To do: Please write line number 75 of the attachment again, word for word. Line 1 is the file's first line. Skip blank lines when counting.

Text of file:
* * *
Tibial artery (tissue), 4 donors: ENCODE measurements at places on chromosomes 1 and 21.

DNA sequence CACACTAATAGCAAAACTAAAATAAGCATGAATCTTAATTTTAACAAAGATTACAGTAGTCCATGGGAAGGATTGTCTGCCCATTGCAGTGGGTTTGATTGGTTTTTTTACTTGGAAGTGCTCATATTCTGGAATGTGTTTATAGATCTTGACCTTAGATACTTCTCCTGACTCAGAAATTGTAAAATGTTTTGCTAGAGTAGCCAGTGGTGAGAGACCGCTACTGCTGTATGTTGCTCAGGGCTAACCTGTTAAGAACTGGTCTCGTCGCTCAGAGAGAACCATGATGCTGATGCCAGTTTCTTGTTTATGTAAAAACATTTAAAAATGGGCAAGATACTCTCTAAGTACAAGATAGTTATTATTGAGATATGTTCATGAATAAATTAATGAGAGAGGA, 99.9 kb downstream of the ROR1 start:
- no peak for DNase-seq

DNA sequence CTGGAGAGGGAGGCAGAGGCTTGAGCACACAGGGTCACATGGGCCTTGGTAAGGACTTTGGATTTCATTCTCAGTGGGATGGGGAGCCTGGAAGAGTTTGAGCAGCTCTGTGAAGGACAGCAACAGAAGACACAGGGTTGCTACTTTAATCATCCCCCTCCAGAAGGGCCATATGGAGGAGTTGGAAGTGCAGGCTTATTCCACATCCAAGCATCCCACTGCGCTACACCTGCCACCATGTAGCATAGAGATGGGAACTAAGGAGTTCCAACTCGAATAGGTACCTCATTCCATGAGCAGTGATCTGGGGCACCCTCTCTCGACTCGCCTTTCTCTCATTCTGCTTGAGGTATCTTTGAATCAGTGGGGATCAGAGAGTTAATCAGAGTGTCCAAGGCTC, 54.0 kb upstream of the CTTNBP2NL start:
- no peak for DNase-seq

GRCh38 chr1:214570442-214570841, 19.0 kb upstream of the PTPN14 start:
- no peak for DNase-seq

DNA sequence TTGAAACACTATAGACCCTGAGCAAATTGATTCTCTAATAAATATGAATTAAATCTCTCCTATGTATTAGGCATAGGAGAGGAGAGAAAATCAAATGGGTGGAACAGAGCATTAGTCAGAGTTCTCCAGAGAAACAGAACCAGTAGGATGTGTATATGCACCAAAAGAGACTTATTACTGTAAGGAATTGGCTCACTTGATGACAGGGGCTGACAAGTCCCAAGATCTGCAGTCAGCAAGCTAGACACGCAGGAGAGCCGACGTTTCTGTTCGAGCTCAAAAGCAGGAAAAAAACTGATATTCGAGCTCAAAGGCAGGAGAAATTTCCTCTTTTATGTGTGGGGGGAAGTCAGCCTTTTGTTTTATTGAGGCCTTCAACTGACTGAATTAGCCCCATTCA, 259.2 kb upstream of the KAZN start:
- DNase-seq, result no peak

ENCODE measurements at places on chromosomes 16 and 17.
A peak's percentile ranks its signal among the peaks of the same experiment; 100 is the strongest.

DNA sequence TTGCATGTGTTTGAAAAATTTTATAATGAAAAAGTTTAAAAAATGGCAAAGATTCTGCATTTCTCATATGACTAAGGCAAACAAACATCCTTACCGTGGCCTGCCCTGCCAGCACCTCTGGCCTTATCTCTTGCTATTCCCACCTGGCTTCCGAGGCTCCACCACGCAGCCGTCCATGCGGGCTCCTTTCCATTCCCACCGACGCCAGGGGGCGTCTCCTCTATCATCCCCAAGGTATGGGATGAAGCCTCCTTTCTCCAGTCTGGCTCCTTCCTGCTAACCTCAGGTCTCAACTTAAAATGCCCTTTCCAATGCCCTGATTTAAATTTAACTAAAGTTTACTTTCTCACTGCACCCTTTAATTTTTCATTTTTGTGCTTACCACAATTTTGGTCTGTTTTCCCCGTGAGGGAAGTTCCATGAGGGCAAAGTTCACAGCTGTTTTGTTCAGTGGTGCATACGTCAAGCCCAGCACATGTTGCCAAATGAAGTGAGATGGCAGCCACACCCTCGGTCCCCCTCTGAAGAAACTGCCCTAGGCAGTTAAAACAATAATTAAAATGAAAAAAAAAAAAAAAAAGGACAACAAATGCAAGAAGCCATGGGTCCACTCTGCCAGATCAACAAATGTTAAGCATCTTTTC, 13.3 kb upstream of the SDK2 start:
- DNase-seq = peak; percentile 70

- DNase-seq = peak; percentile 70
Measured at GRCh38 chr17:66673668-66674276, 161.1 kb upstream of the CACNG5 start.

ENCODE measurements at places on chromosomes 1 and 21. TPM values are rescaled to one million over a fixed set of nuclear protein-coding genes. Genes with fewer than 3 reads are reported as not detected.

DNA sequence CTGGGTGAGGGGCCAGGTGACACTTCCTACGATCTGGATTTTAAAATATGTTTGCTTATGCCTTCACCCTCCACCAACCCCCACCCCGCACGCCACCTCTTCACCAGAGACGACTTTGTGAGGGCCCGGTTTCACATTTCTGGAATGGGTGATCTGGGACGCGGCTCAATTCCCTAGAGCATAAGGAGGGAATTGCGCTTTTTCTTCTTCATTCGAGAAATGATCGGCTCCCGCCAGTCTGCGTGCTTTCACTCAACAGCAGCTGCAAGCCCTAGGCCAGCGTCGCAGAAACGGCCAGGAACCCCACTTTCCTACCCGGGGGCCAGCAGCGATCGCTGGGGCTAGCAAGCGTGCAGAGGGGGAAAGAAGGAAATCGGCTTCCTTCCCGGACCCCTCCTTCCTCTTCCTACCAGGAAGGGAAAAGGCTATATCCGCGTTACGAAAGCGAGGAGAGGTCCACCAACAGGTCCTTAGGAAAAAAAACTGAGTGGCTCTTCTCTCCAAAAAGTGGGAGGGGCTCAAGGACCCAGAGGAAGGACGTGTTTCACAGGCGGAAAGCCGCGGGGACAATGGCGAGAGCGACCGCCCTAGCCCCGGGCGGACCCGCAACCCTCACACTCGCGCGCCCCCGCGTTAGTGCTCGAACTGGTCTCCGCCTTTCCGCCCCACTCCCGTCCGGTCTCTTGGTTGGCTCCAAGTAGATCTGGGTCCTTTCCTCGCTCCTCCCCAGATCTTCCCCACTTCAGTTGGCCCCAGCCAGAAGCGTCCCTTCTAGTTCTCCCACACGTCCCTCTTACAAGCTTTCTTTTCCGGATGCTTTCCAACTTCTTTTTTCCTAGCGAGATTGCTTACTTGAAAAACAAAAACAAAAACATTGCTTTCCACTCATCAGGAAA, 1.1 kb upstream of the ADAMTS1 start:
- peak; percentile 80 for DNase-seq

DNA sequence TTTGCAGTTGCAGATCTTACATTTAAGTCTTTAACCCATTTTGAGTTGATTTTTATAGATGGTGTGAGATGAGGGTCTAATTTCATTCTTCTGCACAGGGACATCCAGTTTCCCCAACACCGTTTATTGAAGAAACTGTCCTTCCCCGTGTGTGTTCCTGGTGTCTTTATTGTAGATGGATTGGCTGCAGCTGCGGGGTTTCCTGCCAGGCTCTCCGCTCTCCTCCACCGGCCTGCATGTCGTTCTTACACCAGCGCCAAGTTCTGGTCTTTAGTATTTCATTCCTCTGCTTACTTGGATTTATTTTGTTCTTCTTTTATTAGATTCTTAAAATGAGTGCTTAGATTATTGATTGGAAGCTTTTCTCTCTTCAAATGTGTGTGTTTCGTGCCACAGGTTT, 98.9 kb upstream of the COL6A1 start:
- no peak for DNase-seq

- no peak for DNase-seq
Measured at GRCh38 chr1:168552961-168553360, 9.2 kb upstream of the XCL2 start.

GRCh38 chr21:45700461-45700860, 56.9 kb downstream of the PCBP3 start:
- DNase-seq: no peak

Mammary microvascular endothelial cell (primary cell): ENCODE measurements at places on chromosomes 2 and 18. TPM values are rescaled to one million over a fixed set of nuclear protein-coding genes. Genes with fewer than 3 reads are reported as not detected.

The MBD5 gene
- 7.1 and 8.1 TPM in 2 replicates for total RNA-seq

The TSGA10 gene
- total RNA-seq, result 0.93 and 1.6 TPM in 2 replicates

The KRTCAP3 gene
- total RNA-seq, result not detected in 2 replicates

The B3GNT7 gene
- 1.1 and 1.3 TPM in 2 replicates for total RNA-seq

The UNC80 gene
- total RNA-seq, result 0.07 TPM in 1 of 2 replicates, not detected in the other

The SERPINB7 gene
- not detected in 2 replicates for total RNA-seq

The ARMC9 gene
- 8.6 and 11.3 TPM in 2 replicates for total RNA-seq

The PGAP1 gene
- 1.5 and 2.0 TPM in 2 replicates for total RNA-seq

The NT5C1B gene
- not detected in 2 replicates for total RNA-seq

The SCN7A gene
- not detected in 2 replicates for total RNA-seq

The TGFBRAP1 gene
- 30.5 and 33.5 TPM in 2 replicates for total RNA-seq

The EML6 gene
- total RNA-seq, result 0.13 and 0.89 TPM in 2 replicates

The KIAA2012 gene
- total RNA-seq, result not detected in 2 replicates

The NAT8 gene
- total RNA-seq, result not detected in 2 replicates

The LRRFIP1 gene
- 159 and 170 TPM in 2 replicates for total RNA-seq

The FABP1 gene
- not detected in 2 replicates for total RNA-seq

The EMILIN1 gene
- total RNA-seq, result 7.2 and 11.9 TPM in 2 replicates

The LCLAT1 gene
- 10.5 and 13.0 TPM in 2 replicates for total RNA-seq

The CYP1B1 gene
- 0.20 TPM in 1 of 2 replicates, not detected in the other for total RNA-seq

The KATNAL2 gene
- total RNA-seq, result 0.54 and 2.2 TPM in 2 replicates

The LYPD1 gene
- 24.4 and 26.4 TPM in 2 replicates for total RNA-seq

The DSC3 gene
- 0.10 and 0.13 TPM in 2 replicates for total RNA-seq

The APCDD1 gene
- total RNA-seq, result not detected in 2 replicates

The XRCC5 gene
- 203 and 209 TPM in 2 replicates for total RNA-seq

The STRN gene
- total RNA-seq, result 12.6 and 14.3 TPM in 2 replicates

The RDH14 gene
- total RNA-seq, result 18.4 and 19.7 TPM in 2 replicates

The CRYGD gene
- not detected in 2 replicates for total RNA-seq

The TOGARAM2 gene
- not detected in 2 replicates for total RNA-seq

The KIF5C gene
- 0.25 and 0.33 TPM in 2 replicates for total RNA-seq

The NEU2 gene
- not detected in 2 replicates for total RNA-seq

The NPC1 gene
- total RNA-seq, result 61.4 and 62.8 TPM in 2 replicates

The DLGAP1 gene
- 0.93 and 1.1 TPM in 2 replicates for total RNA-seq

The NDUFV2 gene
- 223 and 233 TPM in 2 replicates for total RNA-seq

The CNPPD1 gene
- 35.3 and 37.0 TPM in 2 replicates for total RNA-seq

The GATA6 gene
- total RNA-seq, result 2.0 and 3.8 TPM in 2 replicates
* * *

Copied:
- total RNA-seq, result 12.6 and 14.3 TPM in 2 replicates